Lee's RecipesCabbage

~ Beans ~ Pasta ~ Indian ~ Ethnic ~ Thai ~ Vegetarian -



  1. Sweet & Sour Red Cabbage
  2. Eqyptian Stuffed Cabbage
  3. Hungarian Stuffed Cabbage
  4. Julia Samuels' Hungarian Stuffed Cabbage from Sylvia Vaughn Thompson
  5. Vegetarian Hungarian Stuffed Cabbage
  6. Romanian Stuffed Cabbage
  7. Romanian Cabbage Varza a la Cluj
  8. Coleslaw
  9. Mustard-Braised Spiced Cabbage
  10. Karam Dulma (Uzbek Stuffed Cabbage)
  11. Romanian Stuffed Cabbage
  12. Japanese Cole Slaw with Daikon Radish
  13. Curried Red Cabbage with Cranberry Juice from World Vegetarian by Madhur Jaffrey
  14. Salmon with Creamed Cabbage
  15. Napa Cabbage, Kohlrabi and Tofu Salad w/ Sesame Dressing by Deborah Madison
  16. Thai Stir Fried Cabbage with Pork by John D. Lee, restauranteur Chiang Mai, Thailand
  17. Romanian - Sour Cabbage In a Barrel - Varza Acra in Butoi
  18. Pennsylvania Dutch Pepper Cabbage
  19. Cabbage, Chickpea, and Tomato Soup from Ottolenghi

About Cabbage

Season: Summer, Autumn, Winter

Description: Cabbage’s tightly layered leaves form a compact head surrounded by darker outer leaves. Common cabbage varieties include green, red, crinkly Savoy, Chinese, bok choy, and Napa. Cabbages are generally interchangeable in recipes, although Chinese cabbages cook in less time.

Selection: Choose vividly-colored, tightly closed heads that appear unblemished and feel crisp and heavy for their size.

Storage and handling: Refrigerate in a loosely sealed plastic bag. Cabbage heads stay fresh 1-2 weeks; sliced cabbage keeps 5-6 days. Cabbage can also be root cellared.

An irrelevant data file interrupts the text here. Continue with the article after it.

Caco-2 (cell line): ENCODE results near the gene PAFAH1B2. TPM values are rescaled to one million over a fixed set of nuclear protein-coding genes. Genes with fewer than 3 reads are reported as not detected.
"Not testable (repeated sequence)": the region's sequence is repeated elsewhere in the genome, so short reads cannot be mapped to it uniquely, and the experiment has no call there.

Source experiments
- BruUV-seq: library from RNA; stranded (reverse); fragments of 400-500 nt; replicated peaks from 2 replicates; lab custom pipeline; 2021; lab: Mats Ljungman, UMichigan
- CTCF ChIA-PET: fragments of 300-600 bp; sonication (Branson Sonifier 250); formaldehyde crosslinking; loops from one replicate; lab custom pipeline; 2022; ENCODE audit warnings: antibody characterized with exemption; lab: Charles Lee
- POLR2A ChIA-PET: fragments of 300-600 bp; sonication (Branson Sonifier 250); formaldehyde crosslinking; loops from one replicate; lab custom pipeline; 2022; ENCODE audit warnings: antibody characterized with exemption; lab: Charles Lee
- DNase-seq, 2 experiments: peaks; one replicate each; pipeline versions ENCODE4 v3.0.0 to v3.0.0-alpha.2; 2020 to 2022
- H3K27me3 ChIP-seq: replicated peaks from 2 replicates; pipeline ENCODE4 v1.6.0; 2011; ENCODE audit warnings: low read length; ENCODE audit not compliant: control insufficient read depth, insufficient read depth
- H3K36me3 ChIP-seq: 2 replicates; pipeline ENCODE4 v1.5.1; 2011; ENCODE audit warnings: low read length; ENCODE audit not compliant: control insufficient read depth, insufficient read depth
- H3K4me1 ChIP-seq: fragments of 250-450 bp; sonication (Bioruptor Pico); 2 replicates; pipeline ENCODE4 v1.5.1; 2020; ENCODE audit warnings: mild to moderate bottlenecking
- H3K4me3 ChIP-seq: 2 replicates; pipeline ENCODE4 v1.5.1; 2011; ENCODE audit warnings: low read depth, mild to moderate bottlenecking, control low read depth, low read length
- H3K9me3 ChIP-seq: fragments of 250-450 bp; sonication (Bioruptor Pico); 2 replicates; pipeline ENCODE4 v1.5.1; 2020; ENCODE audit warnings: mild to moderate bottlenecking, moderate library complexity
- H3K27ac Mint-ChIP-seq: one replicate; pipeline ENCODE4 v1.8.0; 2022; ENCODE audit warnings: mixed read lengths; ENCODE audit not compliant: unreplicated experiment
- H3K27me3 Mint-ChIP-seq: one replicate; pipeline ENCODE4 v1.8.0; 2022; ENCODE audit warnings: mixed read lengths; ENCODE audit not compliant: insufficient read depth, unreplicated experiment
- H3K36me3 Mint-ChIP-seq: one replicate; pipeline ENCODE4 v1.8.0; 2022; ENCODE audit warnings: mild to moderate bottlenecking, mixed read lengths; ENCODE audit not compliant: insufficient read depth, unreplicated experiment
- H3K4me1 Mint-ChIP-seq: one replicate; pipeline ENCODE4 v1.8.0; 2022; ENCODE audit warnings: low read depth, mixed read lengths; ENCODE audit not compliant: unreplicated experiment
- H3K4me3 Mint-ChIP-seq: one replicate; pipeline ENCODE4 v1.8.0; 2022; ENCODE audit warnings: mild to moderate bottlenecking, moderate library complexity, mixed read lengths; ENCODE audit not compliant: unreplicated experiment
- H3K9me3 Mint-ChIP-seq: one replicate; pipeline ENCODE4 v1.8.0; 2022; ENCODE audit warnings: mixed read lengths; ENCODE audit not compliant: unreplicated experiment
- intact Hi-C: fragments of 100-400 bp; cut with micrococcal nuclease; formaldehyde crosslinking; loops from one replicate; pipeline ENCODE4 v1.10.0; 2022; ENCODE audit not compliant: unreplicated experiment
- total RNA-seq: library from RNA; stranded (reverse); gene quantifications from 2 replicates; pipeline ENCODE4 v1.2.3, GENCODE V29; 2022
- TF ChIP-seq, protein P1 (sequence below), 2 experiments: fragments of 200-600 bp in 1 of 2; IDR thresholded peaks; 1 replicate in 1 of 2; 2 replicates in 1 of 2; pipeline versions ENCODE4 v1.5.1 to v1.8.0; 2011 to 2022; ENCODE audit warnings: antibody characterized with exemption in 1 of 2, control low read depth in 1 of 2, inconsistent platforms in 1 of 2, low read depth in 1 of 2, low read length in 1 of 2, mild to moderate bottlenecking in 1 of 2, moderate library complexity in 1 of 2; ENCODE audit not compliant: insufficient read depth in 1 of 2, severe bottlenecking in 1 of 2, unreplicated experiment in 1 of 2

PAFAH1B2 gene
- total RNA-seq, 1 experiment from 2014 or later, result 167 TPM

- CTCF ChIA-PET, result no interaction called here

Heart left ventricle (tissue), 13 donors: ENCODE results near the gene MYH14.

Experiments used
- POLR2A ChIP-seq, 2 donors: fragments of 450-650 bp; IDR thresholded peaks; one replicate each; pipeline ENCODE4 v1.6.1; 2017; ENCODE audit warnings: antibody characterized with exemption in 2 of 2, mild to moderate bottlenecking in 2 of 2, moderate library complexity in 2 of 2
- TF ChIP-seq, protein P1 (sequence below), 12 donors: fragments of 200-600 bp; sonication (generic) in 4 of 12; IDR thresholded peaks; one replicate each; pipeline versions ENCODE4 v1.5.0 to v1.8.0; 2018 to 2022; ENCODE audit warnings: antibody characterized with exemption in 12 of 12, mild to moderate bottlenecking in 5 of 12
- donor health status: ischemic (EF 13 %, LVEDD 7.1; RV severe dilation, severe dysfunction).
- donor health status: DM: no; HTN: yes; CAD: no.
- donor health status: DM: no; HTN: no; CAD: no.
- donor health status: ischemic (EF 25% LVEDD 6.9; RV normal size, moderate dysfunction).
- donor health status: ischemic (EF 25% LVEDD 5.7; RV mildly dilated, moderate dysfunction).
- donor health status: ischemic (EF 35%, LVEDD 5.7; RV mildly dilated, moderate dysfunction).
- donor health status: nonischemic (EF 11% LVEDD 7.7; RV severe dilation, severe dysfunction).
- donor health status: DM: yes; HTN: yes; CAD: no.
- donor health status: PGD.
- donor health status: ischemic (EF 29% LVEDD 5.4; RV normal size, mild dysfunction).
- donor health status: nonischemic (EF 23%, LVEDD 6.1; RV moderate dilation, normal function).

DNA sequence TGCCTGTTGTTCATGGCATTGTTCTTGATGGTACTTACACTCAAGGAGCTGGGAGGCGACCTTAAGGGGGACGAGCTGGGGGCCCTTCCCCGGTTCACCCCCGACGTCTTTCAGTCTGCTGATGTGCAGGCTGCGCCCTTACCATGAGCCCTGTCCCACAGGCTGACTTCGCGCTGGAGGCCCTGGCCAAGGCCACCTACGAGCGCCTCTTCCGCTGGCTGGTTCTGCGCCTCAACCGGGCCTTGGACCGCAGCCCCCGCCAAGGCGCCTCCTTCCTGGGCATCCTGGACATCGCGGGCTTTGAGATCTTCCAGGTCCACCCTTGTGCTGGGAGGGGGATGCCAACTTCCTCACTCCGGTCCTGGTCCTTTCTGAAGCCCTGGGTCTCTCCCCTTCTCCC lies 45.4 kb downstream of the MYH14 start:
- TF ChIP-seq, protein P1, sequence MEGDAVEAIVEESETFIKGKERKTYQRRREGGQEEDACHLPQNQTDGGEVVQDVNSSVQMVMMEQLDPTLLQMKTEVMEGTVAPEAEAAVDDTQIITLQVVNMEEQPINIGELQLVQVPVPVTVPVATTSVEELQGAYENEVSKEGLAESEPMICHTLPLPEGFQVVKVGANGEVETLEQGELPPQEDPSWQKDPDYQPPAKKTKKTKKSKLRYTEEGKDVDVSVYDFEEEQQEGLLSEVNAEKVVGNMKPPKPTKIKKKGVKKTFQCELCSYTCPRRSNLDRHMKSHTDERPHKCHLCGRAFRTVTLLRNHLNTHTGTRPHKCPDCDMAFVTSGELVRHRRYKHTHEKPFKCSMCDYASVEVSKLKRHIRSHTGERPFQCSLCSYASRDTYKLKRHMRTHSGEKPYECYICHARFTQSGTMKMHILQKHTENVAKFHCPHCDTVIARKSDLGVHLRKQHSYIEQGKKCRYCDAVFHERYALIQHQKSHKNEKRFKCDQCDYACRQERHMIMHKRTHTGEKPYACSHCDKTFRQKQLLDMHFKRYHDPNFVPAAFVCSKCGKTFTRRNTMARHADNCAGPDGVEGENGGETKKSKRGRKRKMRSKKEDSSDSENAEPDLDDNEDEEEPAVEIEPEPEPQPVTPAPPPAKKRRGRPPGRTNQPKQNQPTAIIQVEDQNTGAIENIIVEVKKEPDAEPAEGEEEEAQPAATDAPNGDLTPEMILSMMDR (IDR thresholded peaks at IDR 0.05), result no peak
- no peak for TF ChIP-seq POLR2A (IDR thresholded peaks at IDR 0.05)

Preparation: Remove tough or dry outer leaves and cut head into four wedges through the stem end. Cut the hard, white core off each wedge and chop or thinly slice the rest of the wedge if desired. Stir-fry tender (Chinese) cabbages. Steam wedges of cabbage 6-9 minutes, slices 5-6 minutes. Boil wedges in small amount of water 6-9 minutes.

Serving suggestions: Toss shredded raw cabbage with a vinaigrette or creamy dressing to make coleslaw or add to tossed green salads. Season cooked cabbage with butter or herbs, or bake in a cream sauce (SIS, p. 250). Make sauerkraut (SIS, p. 277).
Nutrients: Vitamins C and K, folate; anthocyanins antioxidants (purple varieties), cancer-preventing compounds sulforaphane, isothiocyanate and indoles.
1 lb raw = 3 1⁄2-4 1⁄2 cups shredded
1 lb cooked = 2 cups

Source: Simply in Season by Menonites

TopKaram Dulma (Uzbek Stuffed Cabbage)

1 kg (2 1/4 lb) mutton or beef, 200g (7 oz) rice, 1 head of cabbage, 1 egg, 4 onions, 3 tomatoes, pinch of black pepper and red chili pepper, salt to taste.

Put the meat through a meat-grinder and combine well with rice, chopped onions, juice from sliced tomatoes, raw egg. salt and black pepper. Place head of cabbage in large pot with boiling water. Blanch about 5 minutes, remove from pot and arrange individual leave on your work surface. Put a fair amount of the meat filling on each leaf and roll up. Boil bones in soup kettle, adding salt, and a whole dried chili for seasoning. Pour strained broth just covering cabbage rolls, cover and cook about 30 minutes.

Top Romanian Stuffed Cabbage [Romanian]

1 large white cabbage
2 onions, chopped
2 tablespoons white rice
1 1/2 lbs. ground beef or veal
1 tablespoon chopped parsley
salt and pepper to taste
6 tomatoes
2 tablespoons tomato paste
juice of 1/2 lemon
3 cloves garlic, chopped